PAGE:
Oh boy, where to start …… first, last year was a real learning curve with a new job., so the number of posts fell through the floor. Then is late 2018 my website host said they were shutting their doors – move your domain (and name) or lose it. I did ….. and that’s when everything went horribly wrong!
Through December to February I tried all sorts to get it to spring into life again, but nothing seemed to work ….. and frankly I was steadily getting pissed off with the whole thing. In the end I hardly glanced at it for a couple of months.
Then this morning, while thinking of something totally remote from websites, an idea popped into my head and I sat down at the PC ….. a couple of hours later, the website popped back into life-ish! Unfortunately, it’s still not right, but it’s a start and I think I can get the rest of the links to work over the next week or so.
Sunday 28th April
The website theme has been updated and is now based on the WordPress 2017 one … the old one was from 2010! This adds a load of new functionality (some good, some a nuisance!) but should look better on bigger screens. I’ve also sorted the links to loads of pics from pages … yet to do posts. The downside (more frustration really) is that the links to PDF documents won’t sort themselves out. The links are fine but they just loop around to a 404 page. Oh well, that’s for next week!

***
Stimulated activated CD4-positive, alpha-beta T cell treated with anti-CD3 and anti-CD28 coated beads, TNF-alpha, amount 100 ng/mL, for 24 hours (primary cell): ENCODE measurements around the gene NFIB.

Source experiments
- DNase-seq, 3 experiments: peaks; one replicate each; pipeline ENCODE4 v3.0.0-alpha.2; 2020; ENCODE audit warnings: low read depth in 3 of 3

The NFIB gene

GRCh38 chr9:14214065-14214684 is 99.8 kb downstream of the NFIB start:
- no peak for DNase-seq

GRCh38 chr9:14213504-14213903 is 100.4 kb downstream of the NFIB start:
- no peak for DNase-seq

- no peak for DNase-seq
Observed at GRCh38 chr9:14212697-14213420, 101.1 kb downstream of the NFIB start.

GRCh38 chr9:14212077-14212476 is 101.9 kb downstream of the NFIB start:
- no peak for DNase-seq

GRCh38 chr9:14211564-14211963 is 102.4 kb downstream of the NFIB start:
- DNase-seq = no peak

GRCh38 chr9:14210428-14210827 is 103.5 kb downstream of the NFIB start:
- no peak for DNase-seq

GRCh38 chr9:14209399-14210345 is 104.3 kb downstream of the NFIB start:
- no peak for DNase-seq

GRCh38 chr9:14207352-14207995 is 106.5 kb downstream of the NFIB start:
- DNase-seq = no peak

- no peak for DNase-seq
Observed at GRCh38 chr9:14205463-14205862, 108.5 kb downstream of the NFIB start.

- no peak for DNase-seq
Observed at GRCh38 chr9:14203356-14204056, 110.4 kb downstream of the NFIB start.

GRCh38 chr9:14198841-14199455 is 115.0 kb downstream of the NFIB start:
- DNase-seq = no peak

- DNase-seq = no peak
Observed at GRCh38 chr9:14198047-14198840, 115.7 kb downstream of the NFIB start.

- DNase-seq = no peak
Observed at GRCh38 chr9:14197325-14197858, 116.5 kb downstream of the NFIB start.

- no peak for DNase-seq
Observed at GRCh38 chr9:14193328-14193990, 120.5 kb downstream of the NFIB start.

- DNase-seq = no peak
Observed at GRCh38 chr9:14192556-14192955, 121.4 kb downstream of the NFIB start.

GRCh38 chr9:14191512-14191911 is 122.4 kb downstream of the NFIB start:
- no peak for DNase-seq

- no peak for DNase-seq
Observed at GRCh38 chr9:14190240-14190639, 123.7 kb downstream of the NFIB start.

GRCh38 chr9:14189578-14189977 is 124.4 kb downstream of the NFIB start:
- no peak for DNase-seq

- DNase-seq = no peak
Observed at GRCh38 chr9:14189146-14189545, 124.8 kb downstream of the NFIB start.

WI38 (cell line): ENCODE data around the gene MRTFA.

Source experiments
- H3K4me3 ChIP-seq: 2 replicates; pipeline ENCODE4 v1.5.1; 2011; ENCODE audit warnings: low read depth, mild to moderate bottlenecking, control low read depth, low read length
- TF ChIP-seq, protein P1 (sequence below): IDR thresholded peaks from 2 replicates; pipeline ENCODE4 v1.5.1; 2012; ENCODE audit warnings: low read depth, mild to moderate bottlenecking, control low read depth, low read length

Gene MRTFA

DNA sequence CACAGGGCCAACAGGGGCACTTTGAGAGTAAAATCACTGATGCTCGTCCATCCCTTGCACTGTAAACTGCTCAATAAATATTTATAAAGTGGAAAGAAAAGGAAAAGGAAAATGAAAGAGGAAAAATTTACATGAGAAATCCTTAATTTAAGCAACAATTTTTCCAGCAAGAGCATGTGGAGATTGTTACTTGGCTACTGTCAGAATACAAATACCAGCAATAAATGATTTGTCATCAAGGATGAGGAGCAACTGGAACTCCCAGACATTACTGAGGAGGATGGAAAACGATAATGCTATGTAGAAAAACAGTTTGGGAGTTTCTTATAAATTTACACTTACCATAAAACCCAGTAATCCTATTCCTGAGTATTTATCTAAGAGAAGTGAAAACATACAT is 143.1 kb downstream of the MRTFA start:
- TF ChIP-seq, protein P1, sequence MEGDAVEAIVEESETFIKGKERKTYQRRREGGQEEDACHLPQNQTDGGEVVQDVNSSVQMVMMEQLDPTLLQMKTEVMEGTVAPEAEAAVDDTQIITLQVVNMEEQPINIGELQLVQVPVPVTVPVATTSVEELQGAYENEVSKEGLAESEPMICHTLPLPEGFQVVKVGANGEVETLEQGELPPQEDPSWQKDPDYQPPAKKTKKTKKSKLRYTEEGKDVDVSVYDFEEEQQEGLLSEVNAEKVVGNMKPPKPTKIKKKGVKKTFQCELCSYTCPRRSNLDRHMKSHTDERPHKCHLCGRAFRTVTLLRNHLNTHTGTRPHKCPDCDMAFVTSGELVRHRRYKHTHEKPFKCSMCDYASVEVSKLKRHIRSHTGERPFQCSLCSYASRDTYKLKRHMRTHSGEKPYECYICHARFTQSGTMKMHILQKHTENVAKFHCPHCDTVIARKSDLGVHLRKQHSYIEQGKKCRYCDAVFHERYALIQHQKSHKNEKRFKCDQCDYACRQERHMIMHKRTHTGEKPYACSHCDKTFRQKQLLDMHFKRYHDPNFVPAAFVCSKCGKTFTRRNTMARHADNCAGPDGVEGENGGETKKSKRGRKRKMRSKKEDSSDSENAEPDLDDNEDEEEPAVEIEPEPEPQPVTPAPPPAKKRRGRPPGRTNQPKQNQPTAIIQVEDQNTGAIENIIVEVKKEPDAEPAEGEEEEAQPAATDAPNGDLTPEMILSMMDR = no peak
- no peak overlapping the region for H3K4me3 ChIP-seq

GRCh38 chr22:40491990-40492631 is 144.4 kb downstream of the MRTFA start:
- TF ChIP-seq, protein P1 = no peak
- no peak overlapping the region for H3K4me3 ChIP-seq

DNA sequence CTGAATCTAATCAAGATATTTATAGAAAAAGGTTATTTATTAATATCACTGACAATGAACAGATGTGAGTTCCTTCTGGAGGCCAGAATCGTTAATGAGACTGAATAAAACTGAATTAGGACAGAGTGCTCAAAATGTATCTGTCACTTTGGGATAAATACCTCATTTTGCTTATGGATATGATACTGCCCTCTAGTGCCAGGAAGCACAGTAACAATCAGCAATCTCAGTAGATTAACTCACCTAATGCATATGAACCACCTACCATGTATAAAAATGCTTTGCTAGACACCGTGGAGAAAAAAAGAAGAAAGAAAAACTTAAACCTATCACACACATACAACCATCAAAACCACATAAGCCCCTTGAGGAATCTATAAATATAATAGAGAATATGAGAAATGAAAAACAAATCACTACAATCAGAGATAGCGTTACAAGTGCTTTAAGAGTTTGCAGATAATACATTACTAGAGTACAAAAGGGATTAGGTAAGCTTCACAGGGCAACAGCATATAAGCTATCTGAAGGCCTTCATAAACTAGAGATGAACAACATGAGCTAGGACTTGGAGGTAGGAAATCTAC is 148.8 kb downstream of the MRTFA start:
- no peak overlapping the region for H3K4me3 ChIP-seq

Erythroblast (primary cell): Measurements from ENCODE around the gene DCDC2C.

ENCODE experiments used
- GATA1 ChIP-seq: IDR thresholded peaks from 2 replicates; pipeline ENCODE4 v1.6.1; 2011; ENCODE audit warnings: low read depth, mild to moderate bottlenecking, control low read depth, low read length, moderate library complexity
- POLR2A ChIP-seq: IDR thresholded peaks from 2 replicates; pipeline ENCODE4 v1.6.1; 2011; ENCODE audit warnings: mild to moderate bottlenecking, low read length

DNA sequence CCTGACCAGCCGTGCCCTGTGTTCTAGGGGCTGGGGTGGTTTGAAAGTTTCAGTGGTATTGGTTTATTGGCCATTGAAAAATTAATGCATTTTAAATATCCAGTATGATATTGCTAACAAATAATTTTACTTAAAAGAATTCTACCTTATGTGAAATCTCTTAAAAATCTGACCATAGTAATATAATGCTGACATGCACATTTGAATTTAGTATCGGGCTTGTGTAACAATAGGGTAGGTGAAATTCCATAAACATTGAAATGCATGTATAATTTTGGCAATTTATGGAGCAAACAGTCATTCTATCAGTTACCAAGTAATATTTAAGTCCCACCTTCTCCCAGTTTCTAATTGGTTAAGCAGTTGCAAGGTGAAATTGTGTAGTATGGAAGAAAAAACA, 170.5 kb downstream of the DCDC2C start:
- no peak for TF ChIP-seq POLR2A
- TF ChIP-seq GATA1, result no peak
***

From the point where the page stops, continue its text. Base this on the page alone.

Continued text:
Privacy & Cookies Policy
Necessary cookies are absolutely essential for the website to function properly. This category only includes cookies that ensures basic functionalities and security features of the website. These cookies do not store any personal information.
Any cookies that may not be particularly necessary for the website to function and is used specifically to collect user personal data via analytics, ads, other embedded contents are termed as non-necessary cookies. It is mandatory to procure user consent prior to running these cookies on your website.